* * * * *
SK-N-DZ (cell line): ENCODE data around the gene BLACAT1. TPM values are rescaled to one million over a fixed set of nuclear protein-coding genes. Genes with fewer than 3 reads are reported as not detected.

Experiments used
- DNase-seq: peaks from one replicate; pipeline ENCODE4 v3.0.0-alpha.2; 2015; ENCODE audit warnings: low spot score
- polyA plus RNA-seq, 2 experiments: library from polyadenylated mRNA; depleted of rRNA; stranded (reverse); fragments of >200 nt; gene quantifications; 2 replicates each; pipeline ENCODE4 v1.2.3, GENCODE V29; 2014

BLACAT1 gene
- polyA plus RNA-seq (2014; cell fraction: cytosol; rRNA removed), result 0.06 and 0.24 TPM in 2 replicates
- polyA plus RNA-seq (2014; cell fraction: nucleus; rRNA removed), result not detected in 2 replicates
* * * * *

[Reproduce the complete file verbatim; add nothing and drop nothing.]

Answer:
SK-N-DZ (cell line): ENCODE data around the gene BLACAT1. TPM values are rescaled to one million over a fixed set of nuclear protein-coding genes. Genes with fewer than 3 reads are reported as not detected.

Experiments used
- DNase-seq: peaks from one replicate; pipeline ENCODE4 v3.0.0-alpha.2; 2015; ENCODE audit warnings: low spot score
- polyA plus RNA-seq, 2 experiments: library from polyadenylated mRNA; depleted of rRNA; stranded (reverse); fragments of >200 nt; gene quantifications; 2 replicates each; pipeline ENCODE4 v1.2.3, GENCODE V29; 2014

BLACAT1 gene
- polyA plus RNA-seq (2014; cell fraction: cytosol; rRNA removed), result 0.06 and 0.24 TPM in 2 replicates
- polyA plus RNA-seq (2014; cell fraction: nucleus; rRNA removed), result not detected in 2 replicates